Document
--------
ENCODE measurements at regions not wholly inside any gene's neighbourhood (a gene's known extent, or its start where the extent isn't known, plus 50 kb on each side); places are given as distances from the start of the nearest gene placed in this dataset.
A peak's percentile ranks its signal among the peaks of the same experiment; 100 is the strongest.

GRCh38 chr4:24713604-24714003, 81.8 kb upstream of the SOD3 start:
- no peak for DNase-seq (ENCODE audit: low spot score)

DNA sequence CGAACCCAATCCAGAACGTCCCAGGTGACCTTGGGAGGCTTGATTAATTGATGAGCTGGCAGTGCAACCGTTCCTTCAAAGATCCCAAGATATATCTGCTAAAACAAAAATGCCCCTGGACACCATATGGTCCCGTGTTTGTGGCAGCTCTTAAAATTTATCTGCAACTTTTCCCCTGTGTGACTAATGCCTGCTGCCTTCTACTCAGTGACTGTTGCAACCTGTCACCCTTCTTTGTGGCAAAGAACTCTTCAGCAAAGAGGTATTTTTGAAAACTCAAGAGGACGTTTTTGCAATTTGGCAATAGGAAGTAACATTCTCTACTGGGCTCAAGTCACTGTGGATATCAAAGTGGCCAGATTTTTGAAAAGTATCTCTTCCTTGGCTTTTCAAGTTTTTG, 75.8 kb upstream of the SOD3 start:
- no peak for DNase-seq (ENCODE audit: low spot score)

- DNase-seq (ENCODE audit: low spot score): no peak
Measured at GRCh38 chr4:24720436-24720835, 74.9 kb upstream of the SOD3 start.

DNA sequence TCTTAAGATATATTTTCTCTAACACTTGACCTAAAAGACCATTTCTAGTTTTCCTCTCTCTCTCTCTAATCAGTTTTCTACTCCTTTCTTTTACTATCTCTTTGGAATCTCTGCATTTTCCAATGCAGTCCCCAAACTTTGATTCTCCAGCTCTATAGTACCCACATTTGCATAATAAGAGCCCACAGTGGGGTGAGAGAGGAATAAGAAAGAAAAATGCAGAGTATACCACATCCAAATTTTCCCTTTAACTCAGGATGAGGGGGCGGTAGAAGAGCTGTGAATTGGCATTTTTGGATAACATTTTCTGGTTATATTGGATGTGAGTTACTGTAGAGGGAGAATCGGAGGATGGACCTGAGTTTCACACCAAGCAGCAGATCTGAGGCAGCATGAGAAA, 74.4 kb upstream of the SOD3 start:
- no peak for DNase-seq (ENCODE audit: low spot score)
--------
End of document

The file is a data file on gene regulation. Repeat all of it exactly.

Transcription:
ENCODE measurements at regions not wholly inside any gene's neighbourhood (a gene's known extent, or its start where the extent isn't known, plus 50 kb on each side); places are given as distances from the start of the nearest gene placed in this dataset.
A peak's percentile ranks its signal among the peaks of the same experiment; 100 is the strongest.

GRCh38 chr4:24713604-24714003, 81.8 kb upstream of the SOD3 start:
- no peak for DNase-seq (ENCODE audit: low spot score)

DNA sequence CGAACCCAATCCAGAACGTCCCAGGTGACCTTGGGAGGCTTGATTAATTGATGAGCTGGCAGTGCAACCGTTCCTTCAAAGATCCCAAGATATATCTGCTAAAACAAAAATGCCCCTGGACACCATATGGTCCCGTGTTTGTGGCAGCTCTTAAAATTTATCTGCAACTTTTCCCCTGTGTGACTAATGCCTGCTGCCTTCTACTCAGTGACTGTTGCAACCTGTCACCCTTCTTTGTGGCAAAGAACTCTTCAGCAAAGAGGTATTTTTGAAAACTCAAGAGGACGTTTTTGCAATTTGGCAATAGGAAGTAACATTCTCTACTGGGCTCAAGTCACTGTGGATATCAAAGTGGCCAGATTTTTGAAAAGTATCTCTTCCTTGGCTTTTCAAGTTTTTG, 75.8 kb upstream of the SOD3 start:
- no peak for DNase-seq (ENCODE audit: low spot score)

- DNase-seq (ENCODE audit: low spot score): no peak
Measured at GRCh38 chr4:24720436-24720835, 74.9 kb upstream of the SOD3 start.

DNA sequence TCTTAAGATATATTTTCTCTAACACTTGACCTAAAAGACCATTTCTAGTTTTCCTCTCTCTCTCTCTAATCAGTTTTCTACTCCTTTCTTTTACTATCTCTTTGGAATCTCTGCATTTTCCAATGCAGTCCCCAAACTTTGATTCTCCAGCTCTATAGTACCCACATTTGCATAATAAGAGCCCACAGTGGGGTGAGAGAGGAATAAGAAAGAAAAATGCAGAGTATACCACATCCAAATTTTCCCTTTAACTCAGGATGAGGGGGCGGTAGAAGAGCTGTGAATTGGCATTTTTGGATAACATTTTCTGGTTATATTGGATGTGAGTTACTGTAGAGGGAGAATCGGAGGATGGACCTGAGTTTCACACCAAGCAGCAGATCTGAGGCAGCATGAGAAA, 74.4 kb upstream of the SOD3 start:
- no peak for DNase-seq (ENCODE audit: low spot score)